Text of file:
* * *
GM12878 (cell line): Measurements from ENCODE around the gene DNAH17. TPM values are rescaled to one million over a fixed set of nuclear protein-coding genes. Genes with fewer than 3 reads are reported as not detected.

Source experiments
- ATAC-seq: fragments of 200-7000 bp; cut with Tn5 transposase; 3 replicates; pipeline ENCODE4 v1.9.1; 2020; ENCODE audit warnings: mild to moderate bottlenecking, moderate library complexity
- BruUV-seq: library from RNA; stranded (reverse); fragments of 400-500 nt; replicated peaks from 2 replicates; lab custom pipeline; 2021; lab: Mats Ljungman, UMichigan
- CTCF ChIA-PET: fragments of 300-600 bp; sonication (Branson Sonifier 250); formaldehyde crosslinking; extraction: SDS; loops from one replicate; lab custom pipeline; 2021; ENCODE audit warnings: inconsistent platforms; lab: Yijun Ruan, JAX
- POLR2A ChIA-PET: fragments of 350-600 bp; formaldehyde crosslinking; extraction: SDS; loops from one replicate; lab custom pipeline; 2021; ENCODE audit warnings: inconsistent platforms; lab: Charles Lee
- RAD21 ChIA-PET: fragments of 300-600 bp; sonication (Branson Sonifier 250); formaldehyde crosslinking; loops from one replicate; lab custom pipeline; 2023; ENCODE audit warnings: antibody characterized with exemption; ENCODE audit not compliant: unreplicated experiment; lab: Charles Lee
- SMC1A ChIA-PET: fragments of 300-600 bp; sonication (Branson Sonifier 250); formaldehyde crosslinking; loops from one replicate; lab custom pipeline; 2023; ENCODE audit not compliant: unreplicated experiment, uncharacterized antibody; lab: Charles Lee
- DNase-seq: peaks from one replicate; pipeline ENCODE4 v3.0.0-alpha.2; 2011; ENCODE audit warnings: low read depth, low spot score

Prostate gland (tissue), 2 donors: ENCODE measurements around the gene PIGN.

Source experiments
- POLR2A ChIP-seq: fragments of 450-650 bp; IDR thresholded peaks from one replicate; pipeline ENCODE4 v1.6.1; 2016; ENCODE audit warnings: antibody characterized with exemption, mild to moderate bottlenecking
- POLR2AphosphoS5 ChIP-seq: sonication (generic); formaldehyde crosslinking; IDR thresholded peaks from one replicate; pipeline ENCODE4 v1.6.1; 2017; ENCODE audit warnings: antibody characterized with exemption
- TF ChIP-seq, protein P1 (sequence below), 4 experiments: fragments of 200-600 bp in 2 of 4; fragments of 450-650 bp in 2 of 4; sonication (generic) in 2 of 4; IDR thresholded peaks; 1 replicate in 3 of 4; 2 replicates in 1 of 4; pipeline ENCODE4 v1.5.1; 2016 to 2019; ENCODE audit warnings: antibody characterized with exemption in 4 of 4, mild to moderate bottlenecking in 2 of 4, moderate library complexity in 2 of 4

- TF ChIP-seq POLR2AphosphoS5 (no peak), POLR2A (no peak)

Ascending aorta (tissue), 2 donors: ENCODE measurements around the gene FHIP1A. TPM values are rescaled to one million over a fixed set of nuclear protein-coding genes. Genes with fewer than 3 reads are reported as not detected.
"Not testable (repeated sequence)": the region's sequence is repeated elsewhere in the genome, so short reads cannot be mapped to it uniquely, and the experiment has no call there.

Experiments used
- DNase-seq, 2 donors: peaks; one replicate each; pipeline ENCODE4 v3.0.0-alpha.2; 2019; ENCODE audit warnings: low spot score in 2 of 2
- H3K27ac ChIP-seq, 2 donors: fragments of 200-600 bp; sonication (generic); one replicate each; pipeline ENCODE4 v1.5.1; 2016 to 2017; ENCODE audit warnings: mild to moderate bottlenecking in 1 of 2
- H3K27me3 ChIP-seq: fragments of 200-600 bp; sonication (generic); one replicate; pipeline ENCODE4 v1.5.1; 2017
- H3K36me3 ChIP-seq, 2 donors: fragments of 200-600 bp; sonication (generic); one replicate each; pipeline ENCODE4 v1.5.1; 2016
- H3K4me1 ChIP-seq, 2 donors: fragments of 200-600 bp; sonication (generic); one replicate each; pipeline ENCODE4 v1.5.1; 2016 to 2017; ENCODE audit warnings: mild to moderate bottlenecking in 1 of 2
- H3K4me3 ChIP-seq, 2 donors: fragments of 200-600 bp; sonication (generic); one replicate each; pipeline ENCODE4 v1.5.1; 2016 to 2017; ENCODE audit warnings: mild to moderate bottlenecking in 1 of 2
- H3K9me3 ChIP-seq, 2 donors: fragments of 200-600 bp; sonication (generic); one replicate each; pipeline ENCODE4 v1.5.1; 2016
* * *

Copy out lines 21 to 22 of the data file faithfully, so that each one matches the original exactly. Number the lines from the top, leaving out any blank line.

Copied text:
- H3K27me3 ChIP-seq: fragments of 200-600 bp; sonication (generic); one replicate; pipeline ENCODE4 v1.5.1; 2017
- H3K36me3 ChIP-seq, 2 donors: fragments of 200-600 bp; sonication (generic); one replicate each; pipeline ENCODE4 v1.5.1; 2016